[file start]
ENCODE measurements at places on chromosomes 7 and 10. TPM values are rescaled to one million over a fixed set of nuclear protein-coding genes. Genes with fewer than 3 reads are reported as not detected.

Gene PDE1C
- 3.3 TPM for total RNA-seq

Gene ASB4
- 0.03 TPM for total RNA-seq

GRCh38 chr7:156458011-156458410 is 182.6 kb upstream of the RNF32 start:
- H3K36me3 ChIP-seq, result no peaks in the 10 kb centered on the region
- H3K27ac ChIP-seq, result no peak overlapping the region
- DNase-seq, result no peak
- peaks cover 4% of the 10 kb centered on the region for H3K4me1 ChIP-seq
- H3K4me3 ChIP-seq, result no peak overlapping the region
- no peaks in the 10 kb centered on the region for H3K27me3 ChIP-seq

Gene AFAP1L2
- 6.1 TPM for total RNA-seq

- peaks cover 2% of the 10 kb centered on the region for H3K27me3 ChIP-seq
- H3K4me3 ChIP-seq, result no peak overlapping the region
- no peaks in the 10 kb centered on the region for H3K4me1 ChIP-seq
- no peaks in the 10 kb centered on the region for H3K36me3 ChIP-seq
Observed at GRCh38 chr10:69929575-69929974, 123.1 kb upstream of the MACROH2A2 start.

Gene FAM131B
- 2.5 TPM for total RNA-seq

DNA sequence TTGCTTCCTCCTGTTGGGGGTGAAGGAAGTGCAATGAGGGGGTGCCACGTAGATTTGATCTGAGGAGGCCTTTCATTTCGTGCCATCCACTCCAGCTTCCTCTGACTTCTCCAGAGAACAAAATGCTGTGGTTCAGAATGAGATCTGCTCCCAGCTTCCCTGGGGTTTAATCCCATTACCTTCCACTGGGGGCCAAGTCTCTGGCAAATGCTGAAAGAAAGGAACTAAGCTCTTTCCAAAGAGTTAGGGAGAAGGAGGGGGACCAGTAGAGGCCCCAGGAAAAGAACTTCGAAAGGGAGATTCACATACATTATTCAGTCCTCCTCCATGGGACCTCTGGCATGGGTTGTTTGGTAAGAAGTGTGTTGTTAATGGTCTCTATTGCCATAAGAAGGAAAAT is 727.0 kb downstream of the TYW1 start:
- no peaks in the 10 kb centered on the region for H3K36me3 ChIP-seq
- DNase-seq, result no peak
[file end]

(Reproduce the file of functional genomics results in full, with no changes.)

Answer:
ENCODE measurements at places on chromosomes 7 and 10. TPM values are rescaled to one million over a fixed set of nuclear protein-coding genes. Genes with fewer than 3 reads are reported as not detected.

Gene PDE1C
- 3.3 TPM for total RNA-seq

Gene ASB4
- 0.03 TPM for total RNA-seq

GRCh38 chr7:156458011-156458410 is 182.6 kb upstream of the RNF32 start:
- H3K36me3 ChIP-seq, result no peaks in the 10 kb centered on the region
- H3K27ac ChIP-seq, result no peak overlapping the region
- DNase-seq, result no peak
- peaks cover 4% of the 10 kb centered on the region for H3K4me1 ChIP-seq
- H3K4me3 ChIP-seq, result no peak overlapping the region
- no peaks in the 10 kb centered on the region for H3K27me3 ChIP-seq

Gene AFAP1L2
- 6.1 TPM for total RNA-seq

- peaks cover 2% of the 10 kb centered on the region for H3K27me3 ChIP-seq
- H3K4me3 ChIP-seq, result no peak overlapping the region
- no peaks in the 10 kb centered on the region for H3K4me1 ChIP-seq
- no peaks in the 10 kb centered on the region for H3K36me3 ChIP-seq
Observed at GRCh38 chr10:69929575-69929974, 123.1 kb upstream of the MACROH2A2 start.

Gene FAM131B
- 2.5 TPM for total RNA-seq

DNA sequence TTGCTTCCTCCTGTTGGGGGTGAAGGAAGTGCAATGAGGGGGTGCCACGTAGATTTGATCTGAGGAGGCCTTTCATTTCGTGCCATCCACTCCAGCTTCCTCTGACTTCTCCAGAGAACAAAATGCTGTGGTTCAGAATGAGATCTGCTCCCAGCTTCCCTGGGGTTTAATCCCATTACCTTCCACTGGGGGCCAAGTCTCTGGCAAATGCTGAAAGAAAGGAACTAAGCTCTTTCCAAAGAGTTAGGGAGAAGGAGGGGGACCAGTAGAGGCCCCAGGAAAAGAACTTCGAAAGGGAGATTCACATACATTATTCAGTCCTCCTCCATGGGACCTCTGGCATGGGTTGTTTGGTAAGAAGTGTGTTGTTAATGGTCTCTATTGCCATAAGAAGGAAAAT is 727.0 kb downstream of the TYW1 start:
- no peaks in the 10 kb centered on the region for H3K36me3 ChIP-seq
- DNase-seq, result no peak